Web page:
Understanding global issues in order to help shape, not react to, the agenda will be vital for retailers in the year ahead, believes law firm DWF.
We’re just a few weeks into 2019 and, while there are undoubtedly many challenges ahead for the retail sector, adversity is the mother of invention and the opportunity to influence change is greater than ever.
To help shape what the future may look like it is key that retailers understand the global issues and help shape, not react to, the agenda. The retailers which take the time to do this now are likely to be the biggest winners.
Here our top five legal trends to be aware of this year, including some things to consider and questions to ask yourself in order to prepare:
1. International instability
From Brexit to trade sanctions between the US and China, we are seeing an unprecedented period of instability which could disrupt the supply chain. Understanding the detail of your supply chain will help protect it through the Brexit transition:
- Tariff changes– what could the worst-case scenario be? To answer this question it is not enough to look at just your product, its ingredients are also key, eg whisky may be zero rated but its ingredients are not
- Working on the basis that there could be a 72-hour delay at customs, increasing stock by a week appears to be the least that should be done.
- In addition, identifying and auditing alternative suppliers is key
- Factoring in additional costs caused by the above and potential changes in foreign exchange rates is also vital
- There are the unknown unknowns such as assessing the needs of the nation in the event of a no deal. Last summer, when there was a Co2 shortage, there were discussions about the Government using its emergency powers to divert Co2 supplies to hospitals. Co2 is only one commodity that we import from the EU
- How would your stores deal with a crisis and consumers seeking to stockpile product? Thinking about how products might be rationed is not as extreme a measure as it may have seemed six months ago.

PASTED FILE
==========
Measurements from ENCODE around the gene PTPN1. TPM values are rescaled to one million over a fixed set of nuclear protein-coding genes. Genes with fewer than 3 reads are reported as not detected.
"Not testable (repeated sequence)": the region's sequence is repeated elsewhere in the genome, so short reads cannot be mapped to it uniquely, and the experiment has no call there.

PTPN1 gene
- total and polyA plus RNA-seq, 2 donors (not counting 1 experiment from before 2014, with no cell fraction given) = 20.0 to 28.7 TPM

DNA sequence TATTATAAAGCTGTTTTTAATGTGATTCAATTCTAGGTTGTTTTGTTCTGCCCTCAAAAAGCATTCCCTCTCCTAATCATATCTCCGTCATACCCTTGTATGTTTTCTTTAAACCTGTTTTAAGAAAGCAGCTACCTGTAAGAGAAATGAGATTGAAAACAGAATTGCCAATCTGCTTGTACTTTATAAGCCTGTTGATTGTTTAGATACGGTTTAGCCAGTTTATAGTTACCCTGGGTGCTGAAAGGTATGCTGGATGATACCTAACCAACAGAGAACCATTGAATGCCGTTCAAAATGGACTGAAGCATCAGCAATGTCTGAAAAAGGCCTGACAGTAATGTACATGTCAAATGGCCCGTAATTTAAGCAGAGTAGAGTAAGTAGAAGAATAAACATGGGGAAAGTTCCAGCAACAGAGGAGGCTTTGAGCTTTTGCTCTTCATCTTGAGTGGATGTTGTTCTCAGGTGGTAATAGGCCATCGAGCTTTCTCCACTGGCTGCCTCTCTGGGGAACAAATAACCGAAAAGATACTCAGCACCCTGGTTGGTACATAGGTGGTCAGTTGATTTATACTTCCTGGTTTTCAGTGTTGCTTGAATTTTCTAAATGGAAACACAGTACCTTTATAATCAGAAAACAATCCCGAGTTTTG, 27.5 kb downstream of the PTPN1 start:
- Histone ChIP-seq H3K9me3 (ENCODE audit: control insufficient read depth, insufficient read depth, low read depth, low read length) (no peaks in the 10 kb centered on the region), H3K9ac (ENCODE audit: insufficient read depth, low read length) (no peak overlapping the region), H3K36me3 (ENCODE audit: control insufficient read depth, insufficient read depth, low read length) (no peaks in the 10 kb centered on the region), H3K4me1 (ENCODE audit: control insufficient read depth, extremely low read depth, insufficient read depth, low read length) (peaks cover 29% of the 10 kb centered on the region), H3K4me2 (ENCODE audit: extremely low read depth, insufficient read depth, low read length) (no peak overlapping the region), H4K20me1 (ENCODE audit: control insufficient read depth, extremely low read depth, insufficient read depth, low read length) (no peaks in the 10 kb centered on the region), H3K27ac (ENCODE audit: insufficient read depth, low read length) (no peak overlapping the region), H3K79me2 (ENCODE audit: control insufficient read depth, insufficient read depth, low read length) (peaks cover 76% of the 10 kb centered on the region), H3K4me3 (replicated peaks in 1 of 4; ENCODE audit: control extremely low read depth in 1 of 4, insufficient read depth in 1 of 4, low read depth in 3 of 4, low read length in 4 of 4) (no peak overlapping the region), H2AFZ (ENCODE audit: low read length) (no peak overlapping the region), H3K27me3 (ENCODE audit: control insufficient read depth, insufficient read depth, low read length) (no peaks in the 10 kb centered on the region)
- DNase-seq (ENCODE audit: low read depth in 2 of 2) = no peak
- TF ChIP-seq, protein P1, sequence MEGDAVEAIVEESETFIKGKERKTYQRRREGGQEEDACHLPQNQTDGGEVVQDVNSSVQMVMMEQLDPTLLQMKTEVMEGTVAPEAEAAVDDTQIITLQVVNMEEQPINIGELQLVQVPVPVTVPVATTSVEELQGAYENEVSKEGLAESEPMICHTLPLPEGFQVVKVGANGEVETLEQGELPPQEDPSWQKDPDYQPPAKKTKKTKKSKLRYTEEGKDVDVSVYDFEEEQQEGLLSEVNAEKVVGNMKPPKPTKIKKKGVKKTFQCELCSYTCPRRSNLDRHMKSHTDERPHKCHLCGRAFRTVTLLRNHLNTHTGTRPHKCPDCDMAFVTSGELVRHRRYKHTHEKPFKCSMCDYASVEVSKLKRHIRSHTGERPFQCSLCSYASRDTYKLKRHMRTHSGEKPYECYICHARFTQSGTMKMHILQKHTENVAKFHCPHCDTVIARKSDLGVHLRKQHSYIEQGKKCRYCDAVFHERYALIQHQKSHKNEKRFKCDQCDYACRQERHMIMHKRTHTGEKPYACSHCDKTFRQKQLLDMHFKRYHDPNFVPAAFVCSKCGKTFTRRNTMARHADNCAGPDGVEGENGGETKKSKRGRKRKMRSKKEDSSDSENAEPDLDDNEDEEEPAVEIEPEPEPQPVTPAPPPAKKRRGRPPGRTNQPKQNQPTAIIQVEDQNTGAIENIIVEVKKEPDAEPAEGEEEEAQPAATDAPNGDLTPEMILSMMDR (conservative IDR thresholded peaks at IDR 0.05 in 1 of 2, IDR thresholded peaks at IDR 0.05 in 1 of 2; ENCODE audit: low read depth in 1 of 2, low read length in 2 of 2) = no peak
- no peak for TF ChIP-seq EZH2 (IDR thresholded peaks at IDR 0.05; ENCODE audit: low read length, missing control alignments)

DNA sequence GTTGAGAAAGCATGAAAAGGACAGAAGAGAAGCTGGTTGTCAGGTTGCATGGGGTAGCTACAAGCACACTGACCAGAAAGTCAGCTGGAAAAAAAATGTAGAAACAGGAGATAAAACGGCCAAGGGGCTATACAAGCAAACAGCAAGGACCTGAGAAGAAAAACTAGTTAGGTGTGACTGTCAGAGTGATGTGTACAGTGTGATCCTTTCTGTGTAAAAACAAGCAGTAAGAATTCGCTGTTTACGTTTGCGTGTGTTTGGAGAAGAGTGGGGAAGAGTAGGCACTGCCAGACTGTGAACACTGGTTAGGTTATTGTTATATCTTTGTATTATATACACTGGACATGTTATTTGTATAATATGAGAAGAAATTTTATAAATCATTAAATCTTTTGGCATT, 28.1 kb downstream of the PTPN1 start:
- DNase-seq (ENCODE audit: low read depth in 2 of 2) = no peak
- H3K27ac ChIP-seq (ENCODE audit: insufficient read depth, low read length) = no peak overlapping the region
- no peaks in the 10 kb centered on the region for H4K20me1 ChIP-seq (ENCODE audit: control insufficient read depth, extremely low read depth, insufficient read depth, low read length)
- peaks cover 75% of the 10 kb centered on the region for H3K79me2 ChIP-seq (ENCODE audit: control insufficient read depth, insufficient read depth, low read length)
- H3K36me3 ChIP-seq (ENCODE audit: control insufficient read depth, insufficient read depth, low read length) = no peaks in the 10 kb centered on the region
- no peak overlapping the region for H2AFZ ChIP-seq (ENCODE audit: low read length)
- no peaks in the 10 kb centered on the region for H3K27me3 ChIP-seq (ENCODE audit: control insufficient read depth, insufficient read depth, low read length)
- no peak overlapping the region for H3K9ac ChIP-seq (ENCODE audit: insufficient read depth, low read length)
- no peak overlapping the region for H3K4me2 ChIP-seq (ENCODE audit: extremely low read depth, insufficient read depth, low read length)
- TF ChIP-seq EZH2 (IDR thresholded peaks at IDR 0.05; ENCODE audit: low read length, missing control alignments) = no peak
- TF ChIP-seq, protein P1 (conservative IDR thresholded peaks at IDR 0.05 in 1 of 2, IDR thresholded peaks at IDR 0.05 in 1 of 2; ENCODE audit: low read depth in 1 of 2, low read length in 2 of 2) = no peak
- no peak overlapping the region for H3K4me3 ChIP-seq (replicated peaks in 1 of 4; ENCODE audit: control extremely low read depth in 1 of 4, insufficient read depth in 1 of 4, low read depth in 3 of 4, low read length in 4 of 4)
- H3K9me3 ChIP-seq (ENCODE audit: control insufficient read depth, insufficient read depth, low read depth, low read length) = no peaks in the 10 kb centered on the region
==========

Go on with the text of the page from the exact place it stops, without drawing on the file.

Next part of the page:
2. Labour supply
Beyond the UK’s apprenticeship levy, the development of the gig economy and reduction in migrant labour, the retail sector has an ageing employee population. Now is the time to plan for what your labour model for the future should look like.
- A good starting point is reviewing the Government’s ‘Good Work Plan’ to ensure you will be compliant with likely changes to working practices
- If recruitment is from the UK population, understanding how different recruitment models may work is crucial, eg following the recruitment methods of Timpsons and the Co-op could be a solution
- The role of technology in this process takes on increased importance e.g. could convenience stores become automated, what would this take and what are the costs?
3. Social responsibility
Consumers are increasingly aware not just of the ethical and ecological credentials of the products a retailer sells but of their full CSR ecosystem. From the #metoo movement and Gender Pay Gap reporting to the focus on single-use plastics.
- Are you managing your waste effectively – have you considered how anaerobic digestion and other clean energy might help your business?
- Allergen labelling is back in the press – is your business compliant with regulations and prepared for or leading potential change?
- Managing brand reputation is key. Have you got a crisis management system in place should the worst happen?
4. Tech revolution
From Amazon’s advances with scan and go to hyper personalisation, from AI to blockchain, technology continues to totally transform both the physical and online retail space.
- The starting point in all of this is to plan what you want to achieve and why. This is particularly important when dealing with data. Many retailers have data but have no overall objective or plan for how to use it
- Another common problem in relation to data is how to protect it. Have you ensured policies are compliant and able to adapt to your tech strategy?
- Consider your employment strategy – tech advancements often lead to job losses. Have you considered the cost and brand risk versus the efficiencies and engagement new tech adoption can bring?
5. Price will remain a key battleground
Our Global Consumer 2019 report in partnership with Retail Week found that price and product quality are still the key drivers for consumer purchasing, suggesting that those at the discount and higher ends of the market are likely to do well, with retailers in the middle feeling the pinch.
- As retailers are squeezed there is more competition and comparative advertising continues to be popular. The majority of ASA complaints continue to be about ‘misleading’ advertising. Planning your strategy carefully is essential. The better prepared and more thought out your campaigns are the more effective they will be. In the current economic climate more and more advertising is reactive instead of proactive.
- One size does not fit all. Understand the differences in the consumer behaviour of your customers in different regions by downloading The Global Consumer 2019.
Hilary Ross, Global Head of Retail, Food & Hospitality, DWF LLP
DWF is a global legal business with expert retail and food sector teams. Whether it is from factory to front door or farm to fork we enable retailers to manage the transformational change demanded by consumers and needed to create sustainable growth.
Our experts support clients in reducing risks, creating opportunities and building innovative strategies for success. We anticipate, understand and challenge the legal framework while staying focused on business growth and your commercial needs.